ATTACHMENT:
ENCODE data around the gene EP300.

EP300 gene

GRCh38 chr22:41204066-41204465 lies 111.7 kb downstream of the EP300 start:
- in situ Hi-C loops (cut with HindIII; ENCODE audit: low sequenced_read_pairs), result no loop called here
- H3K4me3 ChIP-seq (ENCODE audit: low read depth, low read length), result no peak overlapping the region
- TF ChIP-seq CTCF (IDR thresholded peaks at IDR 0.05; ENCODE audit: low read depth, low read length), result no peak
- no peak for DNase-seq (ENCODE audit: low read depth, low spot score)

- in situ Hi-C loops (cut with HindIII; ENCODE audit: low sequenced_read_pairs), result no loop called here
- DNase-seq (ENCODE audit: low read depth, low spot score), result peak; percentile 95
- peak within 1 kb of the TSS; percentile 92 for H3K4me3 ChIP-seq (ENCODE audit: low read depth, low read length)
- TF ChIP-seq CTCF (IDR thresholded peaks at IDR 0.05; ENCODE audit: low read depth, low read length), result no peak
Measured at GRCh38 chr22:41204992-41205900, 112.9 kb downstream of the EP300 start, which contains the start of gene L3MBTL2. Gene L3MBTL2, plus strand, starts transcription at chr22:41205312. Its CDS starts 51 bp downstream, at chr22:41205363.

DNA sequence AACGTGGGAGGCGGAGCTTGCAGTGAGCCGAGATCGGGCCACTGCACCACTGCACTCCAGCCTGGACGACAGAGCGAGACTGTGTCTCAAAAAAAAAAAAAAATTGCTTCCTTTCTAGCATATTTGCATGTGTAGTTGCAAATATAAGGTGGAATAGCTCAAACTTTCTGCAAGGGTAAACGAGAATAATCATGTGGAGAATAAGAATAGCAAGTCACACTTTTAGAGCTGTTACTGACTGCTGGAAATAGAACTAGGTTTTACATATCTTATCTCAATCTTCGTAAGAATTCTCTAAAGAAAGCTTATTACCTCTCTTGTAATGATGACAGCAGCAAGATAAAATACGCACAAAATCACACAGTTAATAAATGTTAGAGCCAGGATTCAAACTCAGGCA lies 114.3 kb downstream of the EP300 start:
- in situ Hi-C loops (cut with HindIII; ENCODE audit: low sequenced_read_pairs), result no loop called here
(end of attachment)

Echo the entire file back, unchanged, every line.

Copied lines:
ENCODE data around the gene EP300.

EP300 gene

GRCh38 chr22:41204066-41204465 lies 111.7 kb downstream of the EP300 start:
- in situ Hi-C loops (cut with HindIII; ENCODE audit: low sequenced_read_pairs), result no loop called here
- H3K4me3 ChIP-seq (ENCODE audit: low read depth, low read length), result no peak overlapping the region
- TF ChIP-seq CTCF (IDR thresholded peaks at IDR 0.05; ENCODE audit: low read depth, low read length), result no peak
- no peak for DNase-seq (ENCODE audit: low read depth, low spot score)

- in situ Hi-C loops (cut with HindIII; ENCODE audit: low sequenced_read_pairs), result no loop called here
- DNase-seq (ENCODE audit: low read depth, low spot score), result peak; percentile 95
- peak within 1 kb of the TSS; percentile 92 for H3K4me3 ChIP-seq (ENCODE audit: low read depth, low read length)
- TF ChIP-seq CTCF (IDR thresholded peaks at IDR 0.05; ENCODE audit: low read depth, low read length), result no peak
Measured at GRCh38 chr22:41204992-41205900, 112.9 kb downstream of the EP300 start, which contains the start of gene L3MBTL2. Gene L3MBTL2, plus strand, starts transcription at chr22:41205312. Its CDS starts 51 bp downstream, at chr22:41205363.

DNA sequence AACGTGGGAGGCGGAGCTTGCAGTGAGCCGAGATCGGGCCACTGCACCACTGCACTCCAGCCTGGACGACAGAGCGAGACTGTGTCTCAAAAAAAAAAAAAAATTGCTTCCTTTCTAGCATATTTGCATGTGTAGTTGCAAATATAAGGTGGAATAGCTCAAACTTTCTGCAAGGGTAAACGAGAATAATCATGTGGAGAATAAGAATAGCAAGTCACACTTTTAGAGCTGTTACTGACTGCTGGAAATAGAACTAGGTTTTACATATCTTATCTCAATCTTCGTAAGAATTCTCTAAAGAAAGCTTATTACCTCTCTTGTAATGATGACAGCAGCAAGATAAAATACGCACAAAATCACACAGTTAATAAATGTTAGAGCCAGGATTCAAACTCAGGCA lies 114.3 kb downstream of the EP300 start:
- in situ Hi-C loops (cut with HindIII; ENCODE audit: low sequenced_read_pairs), result no loop called here